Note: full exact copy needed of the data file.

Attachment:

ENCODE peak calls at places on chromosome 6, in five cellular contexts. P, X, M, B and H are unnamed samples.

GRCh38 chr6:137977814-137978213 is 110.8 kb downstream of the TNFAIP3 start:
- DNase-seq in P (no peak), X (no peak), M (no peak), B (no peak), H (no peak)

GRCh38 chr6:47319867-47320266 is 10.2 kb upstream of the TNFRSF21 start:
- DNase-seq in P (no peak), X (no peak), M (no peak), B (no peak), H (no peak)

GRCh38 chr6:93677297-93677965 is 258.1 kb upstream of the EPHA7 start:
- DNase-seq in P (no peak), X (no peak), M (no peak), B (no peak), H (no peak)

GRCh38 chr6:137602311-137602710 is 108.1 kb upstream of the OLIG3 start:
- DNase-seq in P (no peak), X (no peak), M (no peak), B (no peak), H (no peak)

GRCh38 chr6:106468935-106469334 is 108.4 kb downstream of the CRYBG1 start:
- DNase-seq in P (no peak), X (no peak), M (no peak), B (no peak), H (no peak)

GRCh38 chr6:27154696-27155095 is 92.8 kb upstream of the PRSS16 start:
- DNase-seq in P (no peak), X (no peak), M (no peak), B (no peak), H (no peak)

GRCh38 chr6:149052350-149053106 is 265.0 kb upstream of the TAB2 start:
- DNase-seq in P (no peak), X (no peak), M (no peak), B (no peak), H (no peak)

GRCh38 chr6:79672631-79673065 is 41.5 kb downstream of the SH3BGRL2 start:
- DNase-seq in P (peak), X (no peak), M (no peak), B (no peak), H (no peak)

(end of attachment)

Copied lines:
ENCODE peak calls at places on chromosome 6, in five cellular contexts. P, X, M, B and H are unnamed samples.

GRCh38 chr6:137977814-137978213 is 110.8 kb downstream of the TNFAIP3 start:
- DNase-seq in P (no peak), X (no peak), M (no peak), B (no peak), H (no peak)

GRCh38 chr6:47319867-47320266 is 10.2 kb upstream of the TNFRSF21 start:
- DNase-seq in P (no peak), X (no peak), M (no peak), B (no peak), H (no peak)

GRCh38 chr6:93677297-93677965 is 258.1 kb upstream of the EPHA7 start:
- DNase-seq in P (no peak), X (no peak), M (no peak), B (no peak), H (no peak)

GRCh38 chr6:137602311-137602710 is 108.1 kb upstream of the OLIG3 start:
- DNase-seq in P (no peak), X (no peak), M (no peak), B (no peak), H (no peak)

GRCh38 chr6:106468935-106469334 is 108.4 kb downstream of the CRYBG1 start:
- DNase-seq in P (no peak), X (no peak), M (no peak), B (no peak), H (no peak)

GRCh38 chr6:27154696-27155095 is 92.8 kb upstream of the PRSS16 start:
- DNase-seq in P (no peak), X (no peak), M (no peak), B (no peak), H (no peak)

GRCh38 chr6:149052350-149053106 is 265.0 kb upstream of the TAB2 start:
- DNase-seq in P (no peak), X (no peak), M (no peak), B (no peak), H (no peak)

GRCh38 chr6:79672631-79673065 is 41.5 kb downstream of the SH3BGRL2 start:
- DNase-seq in P (peak), X (no peak), M (no peak), B (no peak), H (no peak)